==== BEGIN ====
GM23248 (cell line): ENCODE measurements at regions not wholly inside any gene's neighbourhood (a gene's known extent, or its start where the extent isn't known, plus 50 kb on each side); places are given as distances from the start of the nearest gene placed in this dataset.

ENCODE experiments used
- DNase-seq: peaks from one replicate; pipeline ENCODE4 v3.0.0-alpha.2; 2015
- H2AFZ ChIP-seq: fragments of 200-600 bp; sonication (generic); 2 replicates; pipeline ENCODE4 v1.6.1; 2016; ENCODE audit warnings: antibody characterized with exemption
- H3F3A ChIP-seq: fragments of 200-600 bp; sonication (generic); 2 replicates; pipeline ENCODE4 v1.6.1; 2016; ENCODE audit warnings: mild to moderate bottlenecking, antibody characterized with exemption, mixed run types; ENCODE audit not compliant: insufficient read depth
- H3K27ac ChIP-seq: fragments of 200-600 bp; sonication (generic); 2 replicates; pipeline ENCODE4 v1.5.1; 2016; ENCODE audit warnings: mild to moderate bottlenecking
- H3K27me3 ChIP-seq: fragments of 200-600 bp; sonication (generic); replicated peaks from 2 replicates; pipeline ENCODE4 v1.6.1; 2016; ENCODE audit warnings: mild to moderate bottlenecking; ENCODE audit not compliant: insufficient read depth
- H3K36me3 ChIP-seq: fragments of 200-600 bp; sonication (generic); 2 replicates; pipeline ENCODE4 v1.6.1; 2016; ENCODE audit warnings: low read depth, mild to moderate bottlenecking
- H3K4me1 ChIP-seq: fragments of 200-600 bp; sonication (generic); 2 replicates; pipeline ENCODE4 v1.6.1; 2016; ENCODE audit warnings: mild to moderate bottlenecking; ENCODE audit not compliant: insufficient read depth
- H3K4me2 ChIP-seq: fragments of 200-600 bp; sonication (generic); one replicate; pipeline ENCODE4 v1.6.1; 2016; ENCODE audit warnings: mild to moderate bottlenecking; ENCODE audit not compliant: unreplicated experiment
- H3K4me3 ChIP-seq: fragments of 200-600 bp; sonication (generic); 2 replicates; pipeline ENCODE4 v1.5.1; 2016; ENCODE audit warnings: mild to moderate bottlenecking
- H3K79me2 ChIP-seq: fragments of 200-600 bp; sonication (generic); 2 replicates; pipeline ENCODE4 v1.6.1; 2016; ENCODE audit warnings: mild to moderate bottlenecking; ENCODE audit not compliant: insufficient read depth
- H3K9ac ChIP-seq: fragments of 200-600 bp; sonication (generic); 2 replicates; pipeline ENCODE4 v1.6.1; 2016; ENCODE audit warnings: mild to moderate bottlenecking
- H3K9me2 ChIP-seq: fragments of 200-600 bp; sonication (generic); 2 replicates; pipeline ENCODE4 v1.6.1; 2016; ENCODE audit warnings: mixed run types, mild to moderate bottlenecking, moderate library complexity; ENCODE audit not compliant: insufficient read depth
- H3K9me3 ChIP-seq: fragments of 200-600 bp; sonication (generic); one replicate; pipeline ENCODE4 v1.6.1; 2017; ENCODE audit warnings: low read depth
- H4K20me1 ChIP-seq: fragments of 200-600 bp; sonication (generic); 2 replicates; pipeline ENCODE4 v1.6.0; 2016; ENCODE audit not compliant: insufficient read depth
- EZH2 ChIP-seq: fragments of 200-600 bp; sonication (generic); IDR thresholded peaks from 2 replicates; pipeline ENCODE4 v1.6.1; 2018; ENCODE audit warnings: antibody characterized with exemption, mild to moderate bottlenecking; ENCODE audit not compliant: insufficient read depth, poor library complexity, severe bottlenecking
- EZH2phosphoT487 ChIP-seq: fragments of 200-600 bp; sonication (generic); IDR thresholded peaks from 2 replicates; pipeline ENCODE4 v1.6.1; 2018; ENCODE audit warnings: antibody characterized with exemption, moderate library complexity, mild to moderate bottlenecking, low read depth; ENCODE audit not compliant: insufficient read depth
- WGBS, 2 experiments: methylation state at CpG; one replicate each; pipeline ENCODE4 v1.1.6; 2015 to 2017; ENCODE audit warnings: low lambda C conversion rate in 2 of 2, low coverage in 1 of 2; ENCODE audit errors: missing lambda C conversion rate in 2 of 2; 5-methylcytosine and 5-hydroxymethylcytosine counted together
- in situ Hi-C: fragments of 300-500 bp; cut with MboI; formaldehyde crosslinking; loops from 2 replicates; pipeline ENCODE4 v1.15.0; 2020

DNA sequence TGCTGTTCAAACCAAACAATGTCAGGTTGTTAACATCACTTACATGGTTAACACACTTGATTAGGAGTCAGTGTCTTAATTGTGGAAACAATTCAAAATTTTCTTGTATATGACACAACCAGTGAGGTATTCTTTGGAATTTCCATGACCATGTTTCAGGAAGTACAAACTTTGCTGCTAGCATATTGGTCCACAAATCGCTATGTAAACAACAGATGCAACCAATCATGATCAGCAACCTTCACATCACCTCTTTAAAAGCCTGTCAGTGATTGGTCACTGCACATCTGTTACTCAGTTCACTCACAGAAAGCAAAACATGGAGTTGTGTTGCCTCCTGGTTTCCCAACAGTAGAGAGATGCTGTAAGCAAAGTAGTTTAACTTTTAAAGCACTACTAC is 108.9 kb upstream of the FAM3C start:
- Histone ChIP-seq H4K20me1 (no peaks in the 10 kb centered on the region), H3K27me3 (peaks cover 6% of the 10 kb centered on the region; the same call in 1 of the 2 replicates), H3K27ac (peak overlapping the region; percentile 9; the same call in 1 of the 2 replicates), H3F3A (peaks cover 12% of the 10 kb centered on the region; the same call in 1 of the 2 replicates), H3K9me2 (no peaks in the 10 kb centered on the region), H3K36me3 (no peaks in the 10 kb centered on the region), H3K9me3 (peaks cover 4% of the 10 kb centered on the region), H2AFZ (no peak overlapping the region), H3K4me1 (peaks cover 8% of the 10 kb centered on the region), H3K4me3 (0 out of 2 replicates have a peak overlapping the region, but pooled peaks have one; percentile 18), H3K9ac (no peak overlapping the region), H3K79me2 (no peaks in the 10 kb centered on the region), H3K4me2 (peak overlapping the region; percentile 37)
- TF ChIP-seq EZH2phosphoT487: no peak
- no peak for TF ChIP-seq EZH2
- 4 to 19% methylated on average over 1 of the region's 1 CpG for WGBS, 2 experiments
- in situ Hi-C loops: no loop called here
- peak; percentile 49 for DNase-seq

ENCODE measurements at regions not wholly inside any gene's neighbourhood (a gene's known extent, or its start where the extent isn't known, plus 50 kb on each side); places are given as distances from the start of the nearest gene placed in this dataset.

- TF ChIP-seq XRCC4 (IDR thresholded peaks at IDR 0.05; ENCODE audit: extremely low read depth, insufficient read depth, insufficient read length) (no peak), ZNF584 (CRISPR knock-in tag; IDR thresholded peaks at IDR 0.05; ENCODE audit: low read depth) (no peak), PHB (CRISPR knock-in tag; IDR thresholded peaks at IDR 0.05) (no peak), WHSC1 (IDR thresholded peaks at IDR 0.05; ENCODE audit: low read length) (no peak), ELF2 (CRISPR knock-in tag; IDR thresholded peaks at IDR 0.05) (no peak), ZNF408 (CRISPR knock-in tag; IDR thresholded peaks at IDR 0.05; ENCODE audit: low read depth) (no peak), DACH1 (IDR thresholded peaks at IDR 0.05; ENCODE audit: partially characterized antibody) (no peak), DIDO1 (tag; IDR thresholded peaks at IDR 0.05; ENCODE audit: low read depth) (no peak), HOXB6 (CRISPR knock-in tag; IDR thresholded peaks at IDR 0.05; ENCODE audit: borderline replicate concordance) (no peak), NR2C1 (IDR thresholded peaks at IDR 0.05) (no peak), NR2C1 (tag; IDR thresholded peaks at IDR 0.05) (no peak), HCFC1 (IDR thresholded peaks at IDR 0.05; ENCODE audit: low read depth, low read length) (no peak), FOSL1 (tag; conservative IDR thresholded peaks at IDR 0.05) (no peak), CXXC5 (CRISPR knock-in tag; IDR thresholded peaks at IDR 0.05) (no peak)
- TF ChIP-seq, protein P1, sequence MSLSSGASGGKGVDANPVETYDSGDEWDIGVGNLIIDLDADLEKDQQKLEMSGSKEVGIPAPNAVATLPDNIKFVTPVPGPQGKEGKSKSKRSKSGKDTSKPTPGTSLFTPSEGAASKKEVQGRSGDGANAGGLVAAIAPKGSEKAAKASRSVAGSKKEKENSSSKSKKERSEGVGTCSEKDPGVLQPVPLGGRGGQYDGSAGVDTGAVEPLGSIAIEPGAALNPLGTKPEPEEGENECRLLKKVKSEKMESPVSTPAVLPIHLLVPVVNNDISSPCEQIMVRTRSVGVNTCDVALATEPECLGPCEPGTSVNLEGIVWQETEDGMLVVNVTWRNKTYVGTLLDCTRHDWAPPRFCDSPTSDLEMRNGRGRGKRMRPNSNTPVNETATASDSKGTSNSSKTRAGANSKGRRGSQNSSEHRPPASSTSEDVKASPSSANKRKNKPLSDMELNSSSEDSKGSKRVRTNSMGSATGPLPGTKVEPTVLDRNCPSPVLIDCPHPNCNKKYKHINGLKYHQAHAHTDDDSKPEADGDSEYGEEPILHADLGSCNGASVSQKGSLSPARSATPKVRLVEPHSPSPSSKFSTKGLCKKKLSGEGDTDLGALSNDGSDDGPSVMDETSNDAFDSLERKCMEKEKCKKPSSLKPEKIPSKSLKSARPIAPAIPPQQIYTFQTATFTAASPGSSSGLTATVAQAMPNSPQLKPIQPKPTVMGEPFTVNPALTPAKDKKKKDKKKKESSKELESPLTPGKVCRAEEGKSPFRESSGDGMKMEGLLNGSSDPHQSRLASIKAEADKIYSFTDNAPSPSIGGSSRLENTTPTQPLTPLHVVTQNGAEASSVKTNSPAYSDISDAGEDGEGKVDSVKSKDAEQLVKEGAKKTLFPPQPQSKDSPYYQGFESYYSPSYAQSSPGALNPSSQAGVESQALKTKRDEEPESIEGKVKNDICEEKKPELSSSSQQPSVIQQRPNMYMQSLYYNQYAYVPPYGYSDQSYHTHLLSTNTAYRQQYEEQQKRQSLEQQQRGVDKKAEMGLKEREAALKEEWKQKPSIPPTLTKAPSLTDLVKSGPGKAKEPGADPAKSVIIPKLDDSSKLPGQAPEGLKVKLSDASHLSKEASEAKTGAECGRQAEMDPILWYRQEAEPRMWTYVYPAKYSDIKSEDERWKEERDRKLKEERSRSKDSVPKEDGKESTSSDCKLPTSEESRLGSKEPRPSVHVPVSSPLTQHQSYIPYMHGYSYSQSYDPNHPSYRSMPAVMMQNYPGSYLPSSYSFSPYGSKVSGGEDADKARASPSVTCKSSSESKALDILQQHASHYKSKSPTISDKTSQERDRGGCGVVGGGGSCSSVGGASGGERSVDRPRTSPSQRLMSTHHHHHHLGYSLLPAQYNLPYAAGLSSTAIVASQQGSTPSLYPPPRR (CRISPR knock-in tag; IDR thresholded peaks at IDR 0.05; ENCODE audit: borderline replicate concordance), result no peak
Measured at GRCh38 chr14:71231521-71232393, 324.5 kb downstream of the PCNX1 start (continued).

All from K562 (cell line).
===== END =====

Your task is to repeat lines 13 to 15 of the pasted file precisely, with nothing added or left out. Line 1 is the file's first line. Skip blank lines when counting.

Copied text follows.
- H3K9ac ChIP-seq: fragments of 200-600 bp; sonication (generic); 2 replicates; pipeline ENCODE4 v1.6.1; 2016; ENCODE audit warnings: mild to moderate bottlenecking
- H3K9me2 ChIP-seq: fragments of 200-600 bp; sonication (generic); 2 replicates; pipeline ENCODE4 v1.6.1; 2016; ENCODE audit warnings: mixed run types, mild to moderate bottlenecking, moderate library complexity; ENCODE audit not compliant: insufficient read depth
- H3K9me3 ChIP-seq: fragments of 200-600 bp; sonication (generic); one replicate; pipeline ENCODE4 v1.6.1; 2017; ENCODE audit warnings: low read depth